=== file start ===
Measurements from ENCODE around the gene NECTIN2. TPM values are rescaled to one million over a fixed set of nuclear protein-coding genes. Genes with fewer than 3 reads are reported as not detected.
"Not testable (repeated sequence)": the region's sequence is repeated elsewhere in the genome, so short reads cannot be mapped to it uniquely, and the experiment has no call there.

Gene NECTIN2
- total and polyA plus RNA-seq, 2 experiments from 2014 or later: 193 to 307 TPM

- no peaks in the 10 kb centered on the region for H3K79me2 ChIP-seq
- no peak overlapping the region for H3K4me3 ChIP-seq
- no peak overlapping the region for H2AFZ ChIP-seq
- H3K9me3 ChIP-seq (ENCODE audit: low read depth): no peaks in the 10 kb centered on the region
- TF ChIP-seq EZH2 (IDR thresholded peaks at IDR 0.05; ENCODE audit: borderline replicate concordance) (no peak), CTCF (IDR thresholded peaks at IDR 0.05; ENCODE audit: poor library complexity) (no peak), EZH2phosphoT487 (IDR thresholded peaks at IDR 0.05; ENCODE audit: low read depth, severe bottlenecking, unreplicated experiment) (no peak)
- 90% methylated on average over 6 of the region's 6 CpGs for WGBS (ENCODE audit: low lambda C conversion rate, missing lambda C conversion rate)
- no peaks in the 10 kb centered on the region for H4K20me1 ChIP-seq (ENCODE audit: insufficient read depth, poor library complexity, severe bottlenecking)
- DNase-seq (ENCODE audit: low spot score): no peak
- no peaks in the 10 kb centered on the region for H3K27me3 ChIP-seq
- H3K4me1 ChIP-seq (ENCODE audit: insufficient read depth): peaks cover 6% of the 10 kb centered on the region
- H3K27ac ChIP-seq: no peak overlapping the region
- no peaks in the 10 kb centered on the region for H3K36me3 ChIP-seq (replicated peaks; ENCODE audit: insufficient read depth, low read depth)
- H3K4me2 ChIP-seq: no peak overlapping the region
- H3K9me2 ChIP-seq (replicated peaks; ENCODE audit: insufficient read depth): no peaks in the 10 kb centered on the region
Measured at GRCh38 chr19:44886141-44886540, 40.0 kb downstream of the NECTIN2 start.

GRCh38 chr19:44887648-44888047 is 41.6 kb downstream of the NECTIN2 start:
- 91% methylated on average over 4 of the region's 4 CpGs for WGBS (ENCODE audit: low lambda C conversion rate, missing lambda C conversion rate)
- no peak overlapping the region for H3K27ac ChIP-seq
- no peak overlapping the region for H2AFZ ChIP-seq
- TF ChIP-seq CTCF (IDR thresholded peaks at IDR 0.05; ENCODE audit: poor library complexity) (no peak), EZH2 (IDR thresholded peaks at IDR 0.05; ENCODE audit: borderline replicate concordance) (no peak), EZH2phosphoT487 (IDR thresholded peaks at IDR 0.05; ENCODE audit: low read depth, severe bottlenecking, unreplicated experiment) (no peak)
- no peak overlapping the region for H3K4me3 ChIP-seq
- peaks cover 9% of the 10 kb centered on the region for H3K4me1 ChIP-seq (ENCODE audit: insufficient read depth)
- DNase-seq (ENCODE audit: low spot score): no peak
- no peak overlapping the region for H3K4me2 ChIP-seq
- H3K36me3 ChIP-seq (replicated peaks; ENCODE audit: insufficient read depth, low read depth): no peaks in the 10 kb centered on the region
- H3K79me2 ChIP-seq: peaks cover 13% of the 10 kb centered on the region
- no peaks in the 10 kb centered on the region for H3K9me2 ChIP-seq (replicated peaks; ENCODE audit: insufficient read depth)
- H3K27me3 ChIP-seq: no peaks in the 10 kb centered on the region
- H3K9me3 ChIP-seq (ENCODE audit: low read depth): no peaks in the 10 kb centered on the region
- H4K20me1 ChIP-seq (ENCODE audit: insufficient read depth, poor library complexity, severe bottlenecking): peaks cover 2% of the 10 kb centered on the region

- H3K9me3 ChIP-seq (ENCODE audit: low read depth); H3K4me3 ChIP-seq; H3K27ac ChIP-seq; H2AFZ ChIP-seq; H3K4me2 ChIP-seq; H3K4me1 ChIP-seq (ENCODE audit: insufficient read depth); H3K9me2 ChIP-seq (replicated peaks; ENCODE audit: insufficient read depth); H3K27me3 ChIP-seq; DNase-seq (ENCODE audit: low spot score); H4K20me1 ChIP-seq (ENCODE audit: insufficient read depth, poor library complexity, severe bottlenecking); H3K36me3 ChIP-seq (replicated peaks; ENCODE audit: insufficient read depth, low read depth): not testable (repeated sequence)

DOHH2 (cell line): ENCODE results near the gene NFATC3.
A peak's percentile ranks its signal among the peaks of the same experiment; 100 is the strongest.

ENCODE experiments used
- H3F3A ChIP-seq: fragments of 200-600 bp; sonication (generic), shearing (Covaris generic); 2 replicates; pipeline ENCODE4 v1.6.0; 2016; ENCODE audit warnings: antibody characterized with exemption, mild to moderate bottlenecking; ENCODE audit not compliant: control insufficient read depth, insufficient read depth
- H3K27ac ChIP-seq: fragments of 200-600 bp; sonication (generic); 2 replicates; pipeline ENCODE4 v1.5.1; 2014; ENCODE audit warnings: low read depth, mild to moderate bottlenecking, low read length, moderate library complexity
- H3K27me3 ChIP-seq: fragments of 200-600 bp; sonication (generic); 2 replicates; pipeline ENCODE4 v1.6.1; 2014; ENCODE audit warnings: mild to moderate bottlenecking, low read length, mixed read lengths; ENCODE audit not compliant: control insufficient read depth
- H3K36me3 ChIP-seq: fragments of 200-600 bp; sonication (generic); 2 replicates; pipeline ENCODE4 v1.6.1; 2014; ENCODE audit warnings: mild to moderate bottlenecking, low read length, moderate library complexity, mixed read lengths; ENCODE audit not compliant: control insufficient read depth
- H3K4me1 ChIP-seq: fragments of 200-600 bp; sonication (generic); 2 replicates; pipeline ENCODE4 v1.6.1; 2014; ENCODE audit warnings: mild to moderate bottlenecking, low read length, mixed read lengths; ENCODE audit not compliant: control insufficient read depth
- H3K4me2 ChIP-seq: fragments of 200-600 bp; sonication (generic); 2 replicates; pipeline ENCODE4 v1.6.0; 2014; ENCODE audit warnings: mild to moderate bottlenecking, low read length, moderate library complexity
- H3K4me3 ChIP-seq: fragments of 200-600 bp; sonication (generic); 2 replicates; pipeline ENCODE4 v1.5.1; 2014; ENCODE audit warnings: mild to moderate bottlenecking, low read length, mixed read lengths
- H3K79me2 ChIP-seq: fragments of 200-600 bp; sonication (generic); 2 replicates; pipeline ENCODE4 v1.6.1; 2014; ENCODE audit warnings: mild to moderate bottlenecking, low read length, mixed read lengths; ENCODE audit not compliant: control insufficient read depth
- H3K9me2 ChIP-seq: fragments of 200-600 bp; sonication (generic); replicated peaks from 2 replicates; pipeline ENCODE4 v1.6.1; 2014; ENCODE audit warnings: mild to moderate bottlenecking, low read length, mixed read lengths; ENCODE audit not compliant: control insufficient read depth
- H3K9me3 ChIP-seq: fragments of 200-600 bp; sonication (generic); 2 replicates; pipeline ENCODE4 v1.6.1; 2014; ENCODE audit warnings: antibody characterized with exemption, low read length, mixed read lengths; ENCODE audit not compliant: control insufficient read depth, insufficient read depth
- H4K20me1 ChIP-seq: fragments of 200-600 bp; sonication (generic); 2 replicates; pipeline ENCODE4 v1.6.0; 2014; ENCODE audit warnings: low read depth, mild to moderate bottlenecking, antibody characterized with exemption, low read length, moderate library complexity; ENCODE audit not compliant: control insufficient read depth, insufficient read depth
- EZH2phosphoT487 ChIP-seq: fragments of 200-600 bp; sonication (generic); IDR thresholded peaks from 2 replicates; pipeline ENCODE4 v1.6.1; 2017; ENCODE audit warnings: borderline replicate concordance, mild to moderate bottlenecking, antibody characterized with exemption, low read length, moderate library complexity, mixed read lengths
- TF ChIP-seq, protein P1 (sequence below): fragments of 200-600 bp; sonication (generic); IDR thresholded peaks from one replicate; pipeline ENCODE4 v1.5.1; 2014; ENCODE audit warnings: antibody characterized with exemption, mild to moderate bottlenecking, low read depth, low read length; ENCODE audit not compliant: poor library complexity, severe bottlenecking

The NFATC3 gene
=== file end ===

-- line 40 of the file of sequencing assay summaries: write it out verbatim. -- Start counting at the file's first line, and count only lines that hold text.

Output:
- H3K27ac ChIP-seq: fragments of 200-600 bp; sonication (generic); 2 replicates; pipeline ENCODE4 v1.5.1; 2014; ENCODE audit warnings: low read depth, mild to moderate bottlenecking, low read length, moderate library complexity